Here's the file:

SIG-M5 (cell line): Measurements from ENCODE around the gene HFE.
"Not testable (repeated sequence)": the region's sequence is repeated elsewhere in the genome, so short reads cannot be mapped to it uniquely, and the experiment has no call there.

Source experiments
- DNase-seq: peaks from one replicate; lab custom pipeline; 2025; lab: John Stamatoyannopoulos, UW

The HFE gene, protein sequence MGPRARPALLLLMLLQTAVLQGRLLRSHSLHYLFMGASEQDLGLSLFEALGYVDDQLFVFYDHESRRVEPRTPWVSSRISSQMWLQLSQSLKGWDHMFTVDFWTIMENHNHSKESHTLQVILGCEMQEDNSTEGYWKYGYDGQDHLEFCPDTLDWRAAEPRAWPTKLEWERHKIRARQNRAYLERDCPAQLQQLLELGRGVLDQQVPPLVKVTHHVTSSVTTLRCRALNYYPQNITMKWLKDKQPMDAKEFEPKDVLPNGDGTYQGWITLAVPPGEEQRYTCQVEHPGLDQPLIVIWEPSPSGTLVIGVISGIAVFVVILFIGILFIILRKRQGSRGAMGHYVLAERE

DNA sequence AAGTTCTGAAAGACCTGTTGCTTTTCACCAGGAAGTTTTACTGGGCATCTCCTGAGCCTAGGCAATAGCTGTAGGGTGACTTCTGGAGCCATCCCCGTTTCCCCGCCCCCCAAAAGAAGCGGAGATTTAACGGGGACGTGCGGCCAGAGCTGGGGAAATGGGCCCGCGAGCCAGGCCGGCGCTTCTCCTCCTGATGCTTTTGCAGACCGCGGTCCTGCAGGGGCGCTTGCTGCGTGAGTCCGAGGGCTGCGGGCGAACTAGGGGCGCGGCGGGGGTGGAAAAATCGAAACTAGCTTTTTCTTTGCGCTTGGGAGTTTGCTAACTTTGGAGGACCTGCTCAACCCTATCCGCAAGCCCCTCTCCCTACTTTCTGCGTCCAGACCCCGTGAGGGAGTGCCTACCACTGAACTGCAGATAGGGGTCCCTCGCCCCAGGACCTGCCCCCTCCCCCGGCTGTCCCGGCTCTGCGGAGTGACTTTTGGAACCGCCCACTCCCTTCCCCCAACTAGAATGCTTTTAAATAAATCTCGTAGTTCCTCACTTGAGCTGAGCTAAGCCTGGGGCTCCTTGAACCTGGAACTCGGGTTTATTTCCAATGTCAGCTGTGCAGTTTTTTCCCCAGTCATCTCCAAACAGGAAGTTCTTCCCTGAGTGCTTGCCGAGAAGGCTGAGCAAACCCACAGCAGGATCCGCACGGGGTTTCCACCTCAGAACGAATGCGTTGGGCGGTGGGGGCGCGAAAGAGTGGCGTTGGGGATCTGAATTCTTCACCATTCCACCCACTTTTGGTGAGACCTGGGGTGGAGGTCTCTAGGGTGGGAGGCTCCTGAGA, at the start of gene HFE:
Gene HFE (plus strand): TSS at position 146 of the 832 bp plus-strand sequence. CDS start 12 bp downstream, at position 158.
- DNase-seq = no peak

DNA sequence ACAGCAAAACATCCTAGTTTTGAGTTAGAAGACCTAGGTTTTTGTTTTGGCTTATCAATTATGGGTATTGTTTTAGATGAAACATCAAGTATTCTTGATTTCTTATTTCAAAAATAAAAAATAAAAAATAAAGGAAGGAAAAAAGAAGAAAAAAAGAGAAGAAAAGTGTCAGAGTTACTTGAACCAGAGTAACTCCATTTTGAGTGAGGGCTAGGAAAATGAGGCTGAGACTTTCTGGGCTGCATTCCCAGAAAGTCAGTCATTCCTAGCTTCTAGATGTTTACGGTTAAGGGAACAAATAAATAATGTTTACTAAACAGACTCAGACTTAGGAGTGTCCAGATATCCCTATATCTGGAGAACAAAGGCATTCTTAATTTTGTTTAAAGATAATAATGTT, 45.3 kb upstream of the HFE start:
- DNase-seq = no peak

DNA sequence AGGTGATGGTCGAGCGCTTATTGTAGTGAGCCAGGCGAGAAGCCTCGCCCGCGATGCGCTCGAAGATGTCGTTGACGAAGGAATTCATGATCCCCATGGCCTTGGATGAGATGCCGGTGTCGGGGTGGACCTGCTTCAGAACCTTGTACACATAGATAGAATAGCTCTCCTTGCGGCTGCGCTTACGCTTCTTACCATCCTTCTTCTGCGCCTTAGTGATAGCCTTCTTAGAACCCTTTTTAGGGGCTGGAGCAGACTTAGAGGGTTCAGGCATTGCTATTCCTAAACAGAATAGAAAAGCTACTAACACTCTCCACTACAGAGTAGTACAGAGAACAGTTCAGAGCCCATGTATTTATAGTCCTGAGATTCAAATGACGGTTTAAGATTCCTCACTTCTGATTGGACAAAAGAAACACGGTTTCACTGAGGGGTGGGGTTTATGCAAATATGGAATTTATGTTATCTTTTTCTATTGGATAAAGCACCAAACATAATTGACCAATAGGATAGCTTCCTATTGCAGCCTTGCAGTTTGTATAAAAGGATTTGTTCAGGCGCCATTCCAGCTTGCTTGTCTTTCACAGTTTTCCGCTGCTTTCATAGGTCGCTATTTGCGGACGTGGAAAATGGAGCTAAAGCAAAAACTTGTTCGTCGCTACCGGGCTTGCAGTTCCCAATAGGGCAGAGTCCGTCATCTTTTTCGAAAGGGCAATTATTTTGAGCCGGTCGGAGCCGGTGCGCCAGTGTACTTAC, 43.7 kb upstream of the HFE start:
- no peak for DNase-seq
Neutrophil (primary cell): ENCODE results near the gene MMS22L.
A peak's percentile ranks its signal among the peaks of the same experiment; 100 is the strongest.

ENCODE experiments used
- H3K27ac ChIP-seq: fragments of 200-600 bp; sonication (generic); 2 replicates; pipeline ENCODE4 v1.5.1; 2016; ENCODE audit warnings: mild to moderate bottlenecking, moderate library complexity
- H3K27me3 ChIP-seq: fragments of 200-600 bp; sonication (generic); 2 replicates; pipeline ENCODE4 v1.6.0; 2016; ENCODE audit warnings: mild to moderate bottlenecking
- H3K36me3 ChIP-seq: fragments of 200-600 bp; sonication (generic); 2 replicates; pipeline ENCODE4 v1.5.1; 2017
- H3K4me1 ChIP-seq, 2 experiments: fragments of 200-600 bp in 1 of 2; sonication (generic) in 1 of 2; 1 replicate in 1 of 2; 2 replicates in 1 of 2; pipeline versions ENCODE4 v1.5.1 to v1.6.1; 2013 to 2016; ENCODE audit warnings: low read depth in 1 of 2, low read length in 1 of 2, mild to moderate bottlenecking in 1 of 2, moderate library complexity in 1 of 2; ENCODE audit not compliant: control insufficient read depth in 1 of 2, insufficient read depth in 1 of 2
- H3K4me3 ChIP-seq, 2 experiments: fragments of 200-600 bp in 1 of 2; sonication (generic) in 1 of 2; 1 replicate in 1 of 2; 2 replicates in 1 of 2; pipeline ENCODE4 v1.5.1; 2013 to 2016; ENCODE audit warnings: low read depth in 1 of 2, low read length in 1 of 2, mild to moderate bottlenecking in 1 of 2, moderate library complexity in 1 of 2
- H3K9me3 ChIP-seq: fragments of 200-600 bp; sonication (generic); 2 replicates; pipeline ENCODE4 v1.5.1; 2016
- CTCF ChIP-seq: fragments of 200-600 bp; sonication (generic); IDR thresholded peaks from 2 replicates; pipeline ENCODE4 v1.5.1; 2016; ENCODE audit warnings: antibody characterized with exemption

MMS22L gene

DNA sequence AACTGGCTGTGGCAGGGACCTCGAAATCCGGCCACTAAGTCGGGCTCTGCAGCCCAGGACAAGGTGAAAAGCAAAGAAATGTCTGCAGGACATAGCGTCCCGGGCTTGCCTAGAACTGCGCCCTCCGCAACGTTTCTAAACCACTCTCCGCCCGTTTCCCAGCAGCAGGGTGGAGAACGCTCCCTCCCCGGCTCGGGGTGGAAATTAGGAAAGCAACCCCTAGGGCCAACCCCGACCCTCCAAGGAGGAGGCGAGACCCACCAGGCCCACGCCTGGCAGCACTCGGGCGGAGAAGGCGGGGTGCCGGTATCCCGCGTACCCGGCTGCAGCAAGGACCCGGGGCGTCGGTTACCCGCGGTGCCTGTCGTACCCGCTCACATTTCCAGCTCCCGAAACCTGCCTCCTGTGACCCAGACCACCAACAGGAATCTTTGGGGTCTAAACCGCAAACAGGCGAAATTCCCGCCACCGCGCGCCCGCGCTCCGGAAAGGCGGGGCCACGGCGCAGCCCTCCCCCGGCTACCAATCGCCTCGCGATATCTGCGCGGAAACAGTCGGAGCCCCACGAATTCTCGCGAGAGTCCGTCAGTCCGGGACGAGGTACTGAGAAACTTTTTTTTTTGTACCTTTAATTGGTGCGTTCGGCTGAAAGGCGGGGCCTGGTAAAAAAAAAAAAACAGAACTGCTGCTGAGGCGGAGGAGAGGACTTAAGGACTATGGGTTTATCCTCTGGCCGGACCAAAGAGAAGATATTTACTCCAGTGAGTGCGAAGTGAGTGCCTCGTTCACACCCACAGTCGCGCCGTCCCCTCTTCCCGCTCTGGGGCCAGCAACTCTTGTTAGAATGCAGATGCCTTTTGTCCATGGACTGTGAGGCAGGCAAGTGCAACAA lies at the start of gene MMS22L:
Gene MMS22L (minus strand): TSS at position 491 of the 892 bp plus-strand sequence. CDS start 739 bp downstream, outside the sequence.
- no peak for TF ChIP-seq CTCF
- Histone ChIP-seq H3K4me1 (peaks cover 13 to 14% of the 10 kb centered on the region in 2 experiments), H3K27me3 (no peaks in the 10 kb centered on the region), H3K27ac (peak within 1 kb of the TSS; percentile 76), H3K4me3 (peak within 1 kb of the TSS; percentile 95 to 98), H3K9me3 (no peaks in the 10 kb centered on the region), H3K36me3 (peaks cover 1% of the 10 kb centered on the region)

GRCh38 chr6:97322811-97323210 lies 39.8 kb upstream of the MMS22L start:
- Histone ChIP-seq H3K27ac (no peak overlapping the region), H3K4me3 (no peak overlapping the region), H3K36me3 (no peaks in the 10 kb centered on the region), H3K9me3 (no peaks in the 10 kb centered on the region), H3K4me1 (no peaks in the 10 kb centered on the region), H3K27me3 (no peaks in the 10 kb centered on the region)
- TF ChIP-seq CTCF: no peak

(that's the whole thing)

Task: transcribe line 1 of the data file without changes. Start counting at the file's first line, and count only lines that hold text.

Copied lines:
SIG-M5 (cell line): Measurements from ENCODE around the gene HFE.